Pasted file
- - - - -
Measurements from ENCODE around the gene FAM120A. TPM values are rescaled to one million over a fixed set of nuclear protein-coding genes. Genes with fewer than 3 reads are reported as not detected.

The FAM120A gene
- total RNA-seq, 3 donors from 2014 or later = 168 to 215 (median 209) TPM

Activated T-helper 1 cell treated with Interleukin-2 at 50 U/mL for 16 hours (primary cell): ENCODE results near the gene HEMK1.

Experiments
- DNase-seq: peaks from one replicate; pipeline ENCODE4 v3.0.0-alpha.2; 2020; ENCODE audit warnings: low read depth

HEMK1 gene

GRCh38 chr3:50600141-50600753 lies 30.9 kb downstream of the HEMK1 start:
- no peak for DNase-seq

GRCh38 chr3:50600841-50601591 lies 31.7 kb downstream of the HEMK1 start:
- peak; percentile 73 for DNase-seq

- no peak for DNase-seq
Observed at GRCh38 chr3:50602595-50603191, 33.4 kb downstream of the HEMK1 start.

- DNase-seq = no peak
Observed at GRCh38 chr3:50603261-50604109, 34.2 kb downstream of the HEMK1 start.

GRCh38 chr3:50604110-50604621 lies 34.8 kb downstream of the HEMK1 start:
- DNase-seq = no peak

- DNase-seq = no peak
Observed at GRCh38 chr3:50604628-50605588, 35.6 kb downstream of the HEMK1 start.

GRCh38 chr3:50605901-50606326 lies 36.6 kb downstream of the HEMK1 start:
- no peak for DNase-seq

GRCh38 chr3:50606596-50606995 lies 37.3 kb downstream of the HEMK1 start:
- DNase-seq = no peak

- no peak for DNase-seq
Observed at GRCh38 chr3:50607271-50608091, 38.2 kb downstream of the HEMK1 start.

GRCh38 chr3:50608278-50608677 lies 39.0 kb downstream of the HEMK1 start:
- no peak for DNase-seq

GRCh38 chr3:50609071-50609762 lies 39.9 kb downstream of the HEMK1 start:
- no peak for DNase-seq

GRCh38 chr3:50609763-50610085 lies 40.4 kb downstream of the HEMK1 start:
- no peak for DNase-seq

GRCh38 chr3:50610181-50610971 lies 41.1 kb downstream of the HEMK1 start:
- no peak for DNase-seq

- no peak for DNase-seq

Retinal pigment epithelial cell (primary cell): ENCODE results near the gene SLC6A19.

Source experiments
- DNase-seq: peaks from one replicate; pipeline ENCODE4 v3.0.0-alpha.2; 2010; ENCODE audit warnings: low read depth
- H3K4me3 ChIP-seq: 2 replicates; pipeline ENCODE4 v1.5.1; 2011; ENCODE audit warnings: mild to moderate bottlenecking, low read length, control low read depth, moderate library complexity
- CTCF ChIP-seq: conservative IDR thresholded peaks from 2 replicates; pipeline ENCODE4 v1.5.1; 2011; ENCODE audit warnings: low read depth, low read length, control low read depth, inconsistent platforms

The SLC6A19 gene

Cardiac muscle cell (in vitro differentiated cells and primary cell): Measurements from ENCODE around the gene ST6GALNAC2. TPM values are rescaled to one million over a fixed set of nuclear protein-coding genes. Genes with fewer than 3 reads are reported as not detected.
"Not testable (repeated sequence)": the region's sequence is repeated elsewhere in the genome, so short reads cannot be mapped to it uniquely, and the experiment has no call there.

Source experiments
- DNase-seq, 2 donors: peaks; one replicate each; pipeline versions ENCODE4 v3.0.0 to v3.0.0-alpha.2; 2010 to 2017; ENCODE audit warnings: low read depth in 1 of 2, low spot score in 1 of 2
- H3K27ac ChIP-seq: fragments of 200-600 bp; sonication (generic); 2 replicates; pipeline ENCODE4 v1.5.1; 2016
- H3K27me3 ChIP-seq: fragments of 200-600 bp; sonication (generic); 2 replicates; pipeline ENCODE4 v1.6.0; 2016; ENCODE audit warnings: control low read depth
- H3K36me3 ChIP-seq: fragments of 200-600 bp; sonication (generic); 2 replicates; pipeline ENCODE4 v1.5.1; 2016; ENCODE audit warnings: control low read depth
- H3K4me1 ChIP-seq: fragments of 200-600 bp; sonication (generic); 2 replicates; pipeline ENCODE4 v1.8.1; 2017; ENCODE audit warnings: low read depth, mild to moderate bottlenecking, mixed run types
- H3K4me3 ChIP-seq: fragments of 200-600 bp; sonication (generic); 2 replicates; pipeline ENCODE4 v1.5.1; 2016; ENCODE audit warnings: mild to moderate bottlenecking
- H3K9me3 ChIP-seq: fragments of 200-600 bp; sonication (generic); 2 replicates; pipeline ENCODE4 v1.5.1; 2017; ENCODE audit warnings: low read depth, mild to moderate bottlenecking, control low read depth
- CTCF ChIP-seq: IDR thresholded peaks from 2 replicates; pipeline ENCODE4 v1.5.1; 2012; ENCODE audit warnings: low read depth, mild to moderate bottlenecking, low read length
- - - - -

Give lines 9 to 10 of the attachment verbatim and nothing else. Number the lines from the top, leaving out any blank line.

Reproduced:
- no peak for DNase-seq

GRCh38 chr3:50600841-50601591 lies 31.7 kb downstream of the HEMK1 start: